Cancer · Mother Earth

Harvesting Cancer

Dear readers, it’s common knowledge how devastating cancer is to patients and their families.

Why??? Resonates in our minds when a loved one is diagnosed with this deadly disease in its many  ways and forms.  We come up with a million possible reasons trying to come to terms with the whys.

But, we are overlooking the practices  modern day farmers are employing when they harvest their crop.  Which is later sold to stores who distribute them and they end up on our tables.  Produce that becomes our breakfast, lunch or dinner along the way.

This is why I’m writing a series of posts related to farming practices and policies and how they are affecting the average consumer.


via morguefile

We need to go one step further when we are buying the products we consume in our homes.  The other day I opened a bag of spinach I usually buy at the supermarket and looked the company up, to my surprise they were second generation farmers from California who are practicing ecological friendly farming.

Do we need to stop and kind of check out who we’re buying from? I would say “DEFINITELY”.

For example, some years ago when in Puerto Rico the plantain harvest was scarce, they got expensive.  You can get a plantain from twenty-five cents to a dollar.  Some called them “oro verde” which means green gold.  Farmers who were able to harvest them when no other had them to distribute made their fair amount of money.  The land was the vehicle for the business transaction.

The land we live and eat out of is part of this marvelous creation.  Land really belongs to no one.  I have a deed that says that my house in anchored on three acres of land that our under my husband’s name, but nonetheless it’s not really ours.  Can we take it when we finally leave this thing we call life.  I don’t think so! It’s ours to use and share.  It is alive and can nurture our bodies and souls.  Farmers need to step back and see the land they have the privilege of harvesting as a living thing.

The question is, would you poison a person or an animal?

Then why are we poisoning our lands with pesticides?

Pesticides that end up in the food we are putting on our tables.

Pesticides that are linked with cancer in every possible way.  Even though healthy lifestyles are being adopted constantly, the very source of cancer is being overlooked.

We need to seek answers even if with our interrogatives we may cause discomfort to those who are violating the lands that cover this beautiful blue globe.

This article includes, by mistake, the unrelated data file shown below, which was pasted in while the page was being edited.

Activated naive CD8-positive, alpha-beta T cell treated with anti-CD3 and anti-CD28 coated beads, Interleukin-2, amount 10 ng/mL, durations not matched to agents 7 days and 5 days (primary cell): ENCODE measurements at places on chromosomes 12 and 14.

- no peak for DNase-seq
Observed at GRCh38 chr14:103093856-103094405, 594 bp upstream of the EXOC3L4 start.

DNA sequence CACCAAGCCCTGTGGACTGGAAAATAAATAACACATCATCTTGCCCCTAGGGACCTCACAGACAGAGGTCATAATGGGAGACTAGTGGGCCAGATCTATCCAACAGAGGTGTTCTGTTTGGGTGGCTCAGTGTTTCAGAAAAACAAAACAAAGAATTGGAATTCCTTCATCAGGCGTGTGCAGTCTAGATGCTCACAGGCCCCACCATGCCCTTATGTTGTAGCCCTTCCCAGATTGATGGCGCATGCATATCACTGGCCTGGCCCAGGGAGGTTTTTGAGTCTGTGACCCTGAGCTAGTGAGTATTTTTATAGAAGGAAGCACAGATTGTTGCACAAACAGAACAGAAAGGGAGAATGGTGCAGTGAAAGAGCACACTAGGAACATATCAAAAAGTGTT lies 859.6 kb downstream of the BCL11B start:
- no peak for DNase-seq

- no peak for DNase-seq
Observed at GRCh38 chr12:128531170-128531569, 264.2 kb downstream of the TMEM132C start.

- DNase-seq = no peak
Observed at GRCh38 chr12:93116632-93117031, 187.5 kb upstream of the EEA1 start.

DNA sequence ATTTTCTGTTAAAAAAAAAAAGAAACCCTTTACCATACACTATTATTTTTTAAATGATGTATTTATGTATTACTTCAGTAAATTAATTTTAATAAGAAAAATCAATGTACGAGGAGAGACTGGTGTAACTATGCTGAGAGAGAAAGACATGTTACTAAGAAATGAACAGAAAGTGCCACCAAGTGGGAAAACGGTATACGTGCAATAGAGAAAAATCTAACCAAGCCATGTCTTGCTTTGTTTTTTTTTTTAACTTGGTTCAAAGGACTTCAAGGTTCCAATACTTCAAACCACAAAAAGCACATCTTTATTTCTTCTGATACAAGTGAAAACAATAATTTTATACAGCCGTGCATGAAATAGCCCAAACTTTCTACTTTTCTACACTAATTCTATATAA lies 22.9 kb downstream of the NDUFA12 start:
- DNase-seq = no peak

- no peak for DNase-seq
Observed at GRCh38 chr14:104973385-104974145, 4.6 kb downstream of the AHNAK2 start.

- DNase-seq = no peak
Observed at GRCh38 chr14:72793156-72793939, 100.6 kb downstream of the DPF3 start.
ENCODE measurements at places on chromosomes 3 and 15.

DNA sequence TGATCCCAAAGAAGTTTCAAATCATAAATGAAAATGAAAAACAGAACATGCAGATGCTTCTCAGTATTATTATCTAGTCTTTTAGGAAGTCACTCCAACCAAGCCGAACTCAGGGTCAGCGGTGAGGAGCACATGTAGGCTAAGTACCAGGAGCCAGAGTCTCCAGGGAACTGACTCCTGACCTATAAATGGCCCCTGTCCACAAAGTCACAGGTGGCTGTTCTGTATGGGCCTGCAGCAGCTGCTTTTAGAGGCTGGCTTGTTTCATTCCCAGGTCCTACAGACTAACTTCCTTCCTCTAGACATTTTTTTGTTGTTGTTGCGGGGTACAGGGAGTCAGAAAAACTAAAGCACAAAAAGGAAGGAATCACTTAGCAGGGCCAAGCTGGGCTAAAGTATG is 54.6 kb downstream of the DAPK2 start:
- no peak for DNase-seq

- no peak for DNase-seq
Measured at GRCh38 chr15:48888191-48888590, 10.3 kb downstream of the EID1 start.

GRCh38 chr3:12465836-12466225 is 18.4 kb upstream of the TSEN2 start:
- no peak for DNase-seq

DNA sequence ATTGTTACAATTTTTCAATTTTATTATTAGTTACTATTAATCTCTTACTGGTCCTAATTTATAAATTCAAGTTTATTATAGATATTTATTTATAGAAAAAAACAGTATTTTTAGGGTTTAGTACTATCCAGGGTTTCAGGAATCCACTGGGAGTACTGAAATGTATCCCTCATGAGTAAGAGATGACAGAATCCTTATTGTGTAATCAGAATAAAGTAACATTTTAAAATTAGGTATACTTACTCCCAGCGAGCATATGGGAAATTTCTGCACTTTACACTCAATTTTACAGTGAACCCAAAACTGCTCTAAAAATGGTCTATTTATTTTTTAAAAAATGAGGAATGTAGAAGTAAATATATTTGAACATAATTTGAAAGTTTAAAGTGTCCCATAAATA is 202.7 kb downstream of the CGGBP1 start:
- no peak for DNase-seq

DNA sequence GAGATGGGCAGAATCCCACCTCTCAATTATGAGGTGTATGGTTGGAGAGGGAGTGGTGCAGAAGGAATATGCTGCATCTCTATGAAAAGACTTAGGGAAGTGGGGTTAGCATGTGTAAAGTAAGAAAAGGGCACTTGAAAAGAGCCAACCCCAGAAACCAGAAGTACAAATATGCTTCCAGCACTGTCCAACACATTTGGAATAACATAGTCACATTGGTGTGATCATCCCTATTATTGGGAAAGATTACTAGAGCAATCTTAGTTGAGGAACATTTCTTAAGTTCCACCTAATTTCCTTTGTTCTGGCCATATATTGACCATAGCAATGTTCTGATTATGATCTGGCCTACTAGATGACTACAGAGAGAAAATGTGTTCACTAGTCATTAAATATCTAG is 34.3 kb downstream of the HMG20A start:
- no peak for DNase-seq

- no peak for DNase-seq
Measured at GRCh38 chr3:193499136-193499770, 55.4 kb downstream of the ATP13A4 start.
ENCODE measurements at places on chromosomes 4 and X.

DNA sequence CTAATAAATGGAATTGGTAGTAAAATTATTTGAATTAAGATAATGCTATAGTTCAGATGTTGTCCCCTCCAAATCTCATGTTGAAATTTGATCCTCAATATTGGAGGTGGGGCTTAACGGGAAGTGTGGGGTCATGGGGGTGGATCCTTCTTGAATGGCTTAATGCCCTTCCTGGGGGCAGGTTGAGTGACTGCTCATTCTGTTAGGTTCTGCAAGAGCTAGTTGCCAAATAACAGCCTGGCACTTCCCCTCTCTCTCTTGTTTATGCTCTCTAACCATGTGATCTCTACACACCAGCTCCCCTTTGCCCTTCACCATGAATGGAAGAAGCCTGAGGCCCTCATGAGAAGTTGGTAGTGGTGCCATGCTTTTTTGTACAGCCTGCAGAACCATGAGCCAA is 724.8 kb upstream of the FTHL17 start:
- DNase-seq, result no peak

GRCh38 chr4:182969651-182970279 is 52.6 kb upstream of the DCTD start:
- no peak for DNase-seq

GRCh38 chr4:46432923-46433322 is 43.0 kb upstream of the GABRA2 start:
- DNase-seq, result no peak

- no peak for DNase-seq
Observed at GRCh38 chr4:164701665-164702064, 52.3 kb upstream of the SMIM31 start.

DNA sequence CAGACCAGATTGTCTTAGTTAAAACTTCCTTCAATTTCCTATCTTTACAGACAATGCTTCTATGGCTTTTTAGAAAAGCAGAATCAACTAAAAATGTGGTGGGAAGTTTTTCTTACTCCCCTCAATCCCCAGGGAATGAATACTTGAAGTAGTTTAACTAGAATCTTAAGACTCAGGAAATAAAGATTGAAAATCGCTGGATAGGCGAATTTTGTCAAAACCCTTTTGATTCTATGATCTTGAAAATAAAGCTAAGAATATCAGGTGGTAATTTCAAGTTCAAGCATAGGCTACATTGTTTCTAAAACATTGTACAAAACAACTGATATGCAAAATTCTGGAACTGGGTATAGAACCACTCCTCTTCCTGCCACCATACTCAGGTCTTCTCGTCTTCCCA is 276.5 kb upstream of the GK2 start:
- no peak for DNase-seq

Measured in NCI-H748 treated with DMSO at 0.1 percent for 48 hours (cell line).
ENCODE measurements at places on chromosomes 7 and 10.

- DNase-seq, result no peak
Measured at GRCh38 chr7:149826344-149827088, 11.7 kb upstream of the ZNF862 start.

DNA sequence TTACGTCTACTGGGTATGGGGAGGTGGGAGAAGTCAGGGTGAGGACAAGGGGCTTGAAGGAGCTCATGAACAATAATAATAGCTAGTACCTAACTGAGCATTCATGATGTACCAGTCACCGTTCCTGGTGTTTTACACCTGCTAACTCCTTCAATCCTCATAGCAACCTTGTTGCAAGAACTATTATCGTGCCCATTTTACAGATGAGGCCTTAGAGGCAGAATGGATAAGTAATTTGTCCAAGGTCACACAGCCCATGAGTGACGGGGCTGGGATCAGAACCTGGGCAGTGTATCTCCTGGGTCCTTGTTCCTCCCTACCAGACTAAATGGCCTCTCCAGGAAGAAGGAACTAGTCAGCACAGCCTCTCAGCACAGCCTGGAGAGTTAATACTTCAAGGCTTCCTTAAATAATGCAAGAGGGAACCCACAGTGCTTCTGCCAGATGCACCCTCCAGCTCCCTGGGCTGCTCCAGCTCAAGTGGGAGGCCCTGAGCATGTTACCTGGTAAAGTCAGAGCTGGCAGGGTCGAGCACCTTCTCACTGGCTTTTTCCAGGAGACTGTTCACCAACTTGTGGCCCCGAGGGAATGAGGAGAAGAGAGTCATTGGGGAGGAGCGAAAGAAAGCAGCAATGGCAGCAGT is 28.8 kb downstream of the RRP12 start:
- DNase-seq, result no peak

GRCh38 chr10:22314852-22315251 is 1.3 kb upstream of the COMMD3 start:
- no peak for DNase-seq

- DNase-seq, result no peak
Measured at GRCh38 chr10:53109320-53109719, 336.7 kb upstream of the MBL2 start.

We would have to ask ourselves, why isn’t the government doing something about this, other than offer workshops on how to handle pesticides to local farmers.  Probably because farmer associations and lobbyists are the very ones that are influencing policy makers who are elected to office every four years.  They hand out their favors through hefty contributions equally to all, they really don’t care to much who or what they respond to because at the end of the day it’s all about politics.

Which brings us back to rethinking where we are getting our food from.  Who are these farmers and distributors that sell the produce.  Here in Puerto Rico green plantains are a staple item, but truth to be told  farmers are heavy on pesticides and those same chemicals end up in our tables.  Produce we feed our families and ourselves with.

Remember, be kind to yourself and to others and practice awareness of the capital humanity has  which is nature with all its resources.  Let us make good use of it.

See you around the corner.



Santiago, Xiomara B. Dr.; Rivera, Desiree; Pabon, Agnes; and Garcia, Arnaldo (2016) “
An Examination of the Use of Pesticides in Puerto Rican Agriculture,”RURALS: Review of Undergraduate Research in Agriculture and Life Sciences: Volume 10: Iss. 1; Article 1.

#Bring Back Our Humanitarianism

Why do we feel the need to pretend things are okay when they are not?

Why do we feel the need to confirm other people’s doings when they are so clearly wrong?

Why do we shrug off things as racism, injustice, selfishness, and so many other  if they weren’t important?

Why do we feel that it’s our duty to stand up for those very far away from our borders when within them so much injustice lies lurking underneath?